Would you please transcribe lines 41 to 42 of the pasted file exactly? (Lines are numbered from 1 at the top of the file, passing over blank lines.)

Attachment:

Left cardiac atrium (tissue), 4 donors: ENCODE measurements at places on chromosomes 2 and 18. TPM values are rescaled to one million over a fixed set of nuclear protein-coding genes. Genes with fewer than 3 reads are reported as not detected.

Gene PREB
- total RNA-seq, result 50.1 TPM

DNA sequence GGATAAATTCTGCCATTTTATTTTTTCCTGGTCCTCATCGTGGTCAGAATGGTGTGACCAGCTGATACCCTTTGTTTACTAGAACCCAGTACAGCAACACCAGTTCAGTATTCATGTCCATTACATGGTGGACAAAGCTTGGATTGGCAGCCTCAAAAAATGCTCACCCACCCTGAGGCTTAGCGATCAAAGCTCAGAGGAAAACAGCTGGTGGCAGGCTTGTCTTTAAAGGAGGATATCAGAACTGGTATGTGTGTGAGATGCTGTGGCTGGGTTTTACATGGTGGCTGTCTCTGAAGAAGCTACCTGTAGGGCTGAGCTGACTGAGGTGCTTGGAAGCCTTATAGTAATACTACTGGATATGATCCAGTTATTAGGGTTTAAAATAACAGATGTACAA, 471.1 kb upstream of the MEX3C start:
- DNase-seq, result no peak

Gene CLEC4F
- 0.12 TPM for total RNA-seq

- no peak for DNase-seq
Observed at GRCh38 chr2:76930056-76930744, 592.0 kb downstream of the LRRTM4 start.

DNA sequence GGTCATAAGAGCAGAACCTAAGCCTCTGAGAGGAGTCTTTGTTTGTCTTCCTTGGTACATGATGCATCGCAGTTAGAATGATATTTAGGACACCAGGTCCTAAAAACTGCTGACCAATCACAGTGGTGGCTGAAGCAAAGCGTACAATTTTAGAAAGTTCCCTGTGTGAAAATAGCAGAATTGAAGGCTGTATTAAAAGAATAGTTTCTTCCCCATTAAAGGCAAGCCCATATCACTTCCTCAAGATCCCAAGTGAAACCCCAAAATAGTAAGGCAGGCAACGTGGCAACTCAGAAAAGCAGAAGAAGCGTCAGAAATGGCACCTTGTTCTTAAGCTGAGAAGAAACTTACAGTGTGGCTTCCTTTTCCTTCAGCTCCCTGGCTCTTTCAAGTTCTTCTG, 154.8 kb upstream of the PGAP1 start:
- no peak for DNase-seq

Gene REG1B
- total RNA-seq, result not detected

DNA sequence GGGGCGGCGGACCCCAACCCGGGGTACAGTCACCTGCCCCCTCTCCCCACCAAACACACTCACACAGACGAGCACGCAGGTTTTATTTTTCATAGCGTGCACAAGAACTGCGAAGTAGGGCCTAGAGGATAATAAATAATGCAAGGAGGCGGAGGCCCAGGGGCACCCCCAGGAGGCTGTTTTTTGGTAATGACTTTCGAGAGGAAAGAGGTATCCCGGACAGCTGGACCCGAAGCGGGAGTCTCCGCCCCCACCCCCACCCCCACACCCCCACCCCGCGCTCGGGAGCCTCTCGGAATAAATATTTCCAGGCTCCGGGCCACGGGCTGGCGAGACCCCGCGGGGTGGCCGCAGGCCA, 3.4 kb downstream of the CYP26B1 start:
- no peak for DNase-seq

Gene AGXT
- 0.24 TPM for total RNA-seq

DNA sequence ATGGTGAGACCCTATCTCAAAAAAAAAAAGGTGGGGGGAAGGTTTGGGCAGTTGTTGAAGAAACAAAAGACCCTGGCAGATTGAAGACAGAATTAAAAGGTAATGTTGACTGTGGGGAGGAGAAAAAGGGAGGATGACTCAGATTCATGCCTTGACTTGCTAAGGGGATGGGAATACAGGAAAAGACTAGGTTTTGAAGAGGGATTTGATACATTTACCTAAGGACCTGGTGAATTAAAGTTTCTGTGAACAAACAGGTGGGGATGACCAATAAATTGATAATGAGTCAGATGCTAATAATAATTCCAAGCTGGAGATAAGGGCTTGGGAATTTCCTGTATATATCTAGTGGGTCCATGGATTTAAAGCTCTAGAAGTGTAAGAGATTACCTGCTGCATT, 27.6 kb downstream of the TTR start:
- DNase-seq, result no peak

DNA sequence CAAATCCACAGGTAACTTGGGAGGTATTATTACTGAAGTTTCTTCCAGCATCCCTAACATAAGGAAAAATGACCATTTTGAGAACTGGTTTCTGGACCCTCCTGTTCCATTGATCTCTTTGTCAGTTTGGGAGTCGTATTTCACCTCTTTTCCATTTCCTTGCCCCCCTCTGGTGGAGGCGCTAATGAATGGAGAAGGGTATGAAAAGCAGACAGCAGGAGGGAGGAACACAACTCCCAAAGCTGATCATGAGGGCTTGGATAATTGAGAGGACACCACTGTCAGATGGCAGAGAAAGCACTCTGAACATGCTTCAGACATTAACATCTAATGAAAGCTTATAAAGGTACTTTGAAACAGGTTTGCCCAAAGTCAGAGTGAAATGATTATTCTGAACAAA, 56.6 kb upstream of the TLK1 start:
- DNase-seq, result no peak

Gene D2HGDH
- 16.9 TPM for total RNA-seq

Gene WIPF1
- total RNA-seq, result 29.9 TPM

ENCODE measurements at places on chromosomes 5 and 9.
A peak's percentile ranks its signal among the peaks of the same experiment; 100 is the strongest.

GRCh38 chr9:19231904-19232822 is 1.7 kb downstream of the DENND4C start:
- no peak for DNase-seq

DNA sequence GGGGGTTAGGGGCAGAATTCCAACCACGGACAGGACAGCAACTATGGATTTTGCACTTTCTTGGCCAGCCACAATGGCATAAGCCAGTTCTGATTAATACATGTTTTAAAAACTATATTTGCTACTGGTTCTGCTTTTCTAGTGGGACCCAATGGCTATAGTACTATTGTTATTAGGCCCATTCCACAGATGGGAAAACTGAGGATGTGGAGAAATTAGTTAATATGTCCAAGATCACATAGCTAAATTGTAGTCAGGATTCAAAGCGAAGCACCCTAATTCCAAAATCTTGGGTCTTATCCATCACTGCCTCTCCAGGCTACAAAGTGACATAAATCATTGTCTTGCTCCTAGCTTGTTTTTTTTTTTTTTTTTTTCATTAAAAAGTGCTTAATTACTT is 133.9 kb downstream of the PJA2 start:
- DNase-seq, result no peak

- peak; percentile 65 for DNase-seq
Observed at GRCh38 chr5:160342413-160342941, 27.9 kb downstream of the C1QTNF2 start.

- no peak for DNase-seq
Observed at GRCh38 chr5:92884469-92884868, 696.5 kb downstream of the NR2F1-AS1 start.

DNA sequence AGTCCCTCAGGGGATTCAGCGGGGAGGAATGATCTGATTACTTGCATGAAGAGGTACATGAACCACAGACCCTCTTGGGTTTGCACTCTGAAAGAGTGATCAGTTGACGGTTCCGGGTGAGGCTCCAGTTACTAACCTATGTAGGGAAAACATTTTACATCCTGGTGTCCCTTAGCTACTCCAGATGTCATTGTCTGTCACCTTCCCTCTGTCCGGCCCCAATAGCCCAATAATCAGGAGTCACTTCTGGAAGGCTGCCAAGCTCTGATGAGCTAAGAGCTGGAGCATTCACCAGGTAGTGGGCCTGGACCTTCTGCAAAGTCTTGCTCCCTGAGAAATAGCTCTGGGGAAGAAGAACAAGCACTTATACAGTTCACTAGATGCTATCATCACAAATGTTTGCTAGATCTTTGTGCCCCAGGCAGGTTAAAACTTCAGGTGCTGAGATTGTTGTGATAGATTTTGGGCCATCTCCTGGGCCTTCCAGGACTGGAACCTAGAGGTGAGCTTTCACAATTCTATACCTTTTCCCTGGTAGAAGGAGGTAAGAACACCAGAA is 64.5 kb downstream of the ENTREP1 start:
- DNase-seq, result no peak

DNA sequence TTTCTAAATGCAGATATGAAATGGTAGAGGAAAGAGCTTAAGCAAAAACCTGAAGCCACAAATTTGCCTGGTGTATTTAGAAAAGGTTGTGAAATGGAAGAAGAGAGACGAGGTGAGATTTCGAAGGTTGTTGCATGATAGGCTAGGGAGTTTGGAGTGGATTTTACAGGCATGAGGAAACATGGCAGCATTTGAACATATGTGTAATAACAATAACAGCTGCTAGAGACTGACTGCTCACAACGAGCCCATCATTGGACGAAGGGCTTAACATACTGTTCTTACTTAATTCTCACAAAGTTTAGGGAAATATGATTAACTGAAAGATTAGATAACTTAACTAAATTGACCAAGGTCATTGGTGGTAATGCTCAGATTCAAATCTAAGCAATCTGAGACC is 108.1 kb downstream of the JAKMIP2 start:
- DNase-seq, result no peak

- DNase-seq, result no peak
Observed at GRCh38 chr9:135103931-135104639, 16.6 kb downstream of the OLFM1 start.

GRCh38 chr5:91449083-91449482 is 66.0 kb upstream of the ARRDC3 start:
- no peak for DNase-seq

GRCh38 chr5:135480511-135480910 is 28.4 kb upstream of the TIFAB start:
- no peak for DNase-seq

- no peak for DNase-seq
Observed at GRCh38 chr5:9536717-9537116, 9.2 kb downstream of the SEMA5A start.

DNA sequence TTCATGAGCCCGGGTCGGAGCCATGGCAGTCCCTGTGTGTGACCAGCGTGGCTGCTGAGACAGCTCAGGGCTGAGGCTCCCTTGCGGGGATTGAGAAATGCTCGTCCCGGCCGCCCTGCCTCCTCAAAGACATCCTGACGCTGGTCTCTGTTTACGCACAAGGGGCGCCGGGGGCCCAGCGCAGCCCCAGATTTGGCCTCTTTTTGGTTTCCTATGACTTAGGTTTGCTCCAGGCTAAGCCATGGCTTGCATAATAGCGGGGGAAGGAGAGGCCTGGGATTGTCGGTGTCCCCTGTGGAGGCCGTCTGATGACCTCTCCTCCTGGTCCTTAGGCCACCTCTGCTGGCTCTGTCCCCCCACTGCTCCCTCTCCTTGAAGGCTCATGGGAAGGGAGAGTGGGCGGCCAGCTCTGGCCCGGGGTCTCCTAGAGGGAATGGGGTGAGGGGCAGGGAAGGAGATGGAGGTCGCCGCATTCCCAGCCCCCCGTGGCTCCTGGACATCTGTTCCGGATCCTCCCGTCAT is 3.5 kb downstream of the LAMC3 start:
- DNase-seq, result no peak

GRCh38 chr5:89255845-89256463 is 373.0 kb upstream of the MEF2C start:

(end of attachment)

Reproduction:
Observed at GRCh38 chr9:135103931-135104639, 16.6 kb downstream of the OLFM1 start.

GRCh38 chr5:91449083-91449482 is 66.0 kb upstream of the ARRDC3 start: